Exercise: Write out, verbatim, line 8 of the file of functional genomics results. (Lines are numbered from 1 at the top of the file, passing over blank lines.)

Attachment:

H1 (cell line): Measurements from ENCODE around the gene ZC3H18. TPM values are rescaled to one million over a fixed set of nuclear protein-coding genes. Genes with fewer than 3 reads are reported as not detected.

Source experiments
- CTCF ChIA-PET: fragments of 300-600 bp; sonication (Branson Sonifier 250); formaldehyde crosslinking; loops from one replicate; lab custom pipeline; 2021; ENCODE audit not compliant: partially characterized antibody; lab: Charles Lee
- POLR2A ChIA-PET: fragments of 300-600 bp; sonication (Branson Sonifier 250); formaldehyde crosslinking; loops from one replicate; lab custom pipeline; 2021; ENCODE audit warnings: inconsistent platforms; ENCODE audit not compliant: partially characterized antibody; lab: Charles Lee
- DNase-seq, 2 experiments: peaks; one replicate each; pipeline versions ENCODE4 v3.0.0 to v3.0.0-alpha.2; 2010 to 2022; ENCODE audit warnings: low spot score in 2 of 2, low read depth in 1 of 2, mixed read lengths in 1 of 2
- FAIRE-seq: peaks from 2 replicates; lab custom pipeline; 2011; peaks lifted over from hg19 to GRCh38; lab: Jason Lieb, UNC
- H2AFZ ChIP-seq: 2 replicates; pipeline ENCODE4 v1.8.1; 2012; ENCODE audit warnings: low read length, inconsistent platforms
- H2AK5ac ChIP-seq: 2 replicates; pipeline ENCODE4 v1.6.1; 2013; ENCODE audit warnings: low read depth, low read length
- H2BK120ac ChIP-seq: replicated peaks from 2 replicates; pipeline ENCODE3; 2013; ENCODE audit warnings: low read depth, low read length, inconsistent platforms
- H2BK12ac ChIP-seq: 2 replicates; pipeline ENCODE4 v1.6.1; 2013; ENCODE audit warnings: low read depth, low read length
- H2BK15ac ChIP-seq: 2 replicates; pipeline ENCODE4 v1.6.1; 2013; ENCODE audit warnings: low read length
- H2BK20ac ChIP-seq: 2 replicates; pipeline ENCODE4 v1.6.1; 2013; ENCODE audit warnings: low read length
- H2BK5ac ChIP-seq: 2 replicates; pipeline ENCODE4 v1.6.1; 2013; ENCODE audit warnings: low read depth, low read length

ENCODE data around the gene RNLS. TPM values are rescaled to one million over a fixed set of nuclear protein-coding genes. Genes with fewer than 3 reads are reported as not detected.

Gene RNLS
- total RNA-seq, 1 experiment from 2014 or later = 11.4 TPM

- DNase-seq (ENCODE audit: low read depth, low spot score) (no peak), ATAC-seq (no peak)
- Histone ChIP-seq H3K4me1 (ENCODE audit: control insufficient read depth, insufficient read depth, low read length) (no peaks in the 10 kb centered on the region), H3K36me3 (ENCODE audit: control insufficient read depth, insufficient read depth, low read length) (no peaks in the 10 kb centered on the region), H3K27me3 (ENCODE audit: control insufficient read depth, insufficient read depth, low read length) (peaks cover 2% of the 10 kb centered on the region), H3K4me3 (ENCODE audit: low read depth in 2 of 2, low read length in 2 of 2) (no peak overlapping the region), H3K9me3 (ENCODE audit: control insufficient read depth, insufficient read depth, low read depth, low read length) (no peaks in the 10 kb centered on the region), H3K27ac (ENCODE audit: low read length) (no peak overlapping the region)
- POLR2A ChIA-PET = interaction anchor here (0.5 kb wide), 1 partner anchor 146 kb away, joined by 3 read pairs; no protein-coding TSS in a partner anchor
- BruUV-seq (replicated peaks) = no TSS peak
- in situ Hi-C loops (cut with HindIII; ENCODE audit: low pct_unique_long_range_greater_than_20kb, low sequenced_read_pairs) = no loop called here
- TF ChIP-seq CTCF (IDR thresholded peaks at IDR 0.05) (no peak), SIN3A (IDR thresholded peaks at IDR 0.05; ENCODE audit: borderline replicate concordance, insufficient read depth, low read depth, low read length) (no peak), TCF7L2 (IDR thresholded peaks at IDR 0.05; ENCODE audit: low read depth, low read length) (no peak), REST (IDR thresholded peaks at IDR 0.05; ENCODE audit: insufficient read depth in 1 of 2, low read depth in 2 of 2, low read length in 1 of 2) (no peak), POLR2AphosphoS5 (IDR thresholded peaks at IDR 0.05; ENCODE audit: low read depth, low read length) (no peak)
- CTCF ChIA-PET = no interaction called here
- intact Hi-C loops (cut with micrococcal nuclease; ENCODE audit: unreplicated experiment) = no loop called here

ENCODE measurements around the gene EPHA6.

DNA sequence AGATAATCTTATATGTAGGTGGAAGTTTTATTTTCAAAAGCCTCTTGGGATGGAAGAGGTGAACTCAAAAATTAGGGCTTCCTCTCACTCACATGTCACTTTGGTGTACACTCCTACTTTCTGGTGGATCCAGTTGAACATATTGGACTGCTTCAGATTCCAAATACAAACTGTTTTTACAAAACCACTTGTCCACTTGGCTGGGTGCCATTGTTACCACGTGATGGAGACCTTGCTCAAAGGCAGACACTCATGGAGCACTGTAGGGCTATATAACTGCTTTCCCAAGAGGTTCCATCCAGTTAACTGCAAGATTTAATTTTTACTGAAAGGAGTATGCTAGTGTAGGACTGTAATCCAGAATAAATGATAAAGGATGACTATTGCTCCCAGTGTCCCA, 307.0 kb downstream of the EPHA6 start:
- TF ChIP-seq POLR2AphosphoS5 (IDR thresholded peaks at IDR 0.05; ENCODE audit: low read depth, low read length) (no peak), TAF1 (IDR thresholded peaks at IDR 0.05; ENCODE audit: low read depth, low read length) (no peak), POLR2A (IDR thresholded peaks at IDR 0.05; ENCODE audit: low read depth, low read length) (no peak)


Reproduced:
- H2AK5ac ChIP-seq: 2 replicates; pipeline ENCODE4 v1.6.1; 2013; ENCODE audit warnings: low read depth, low read length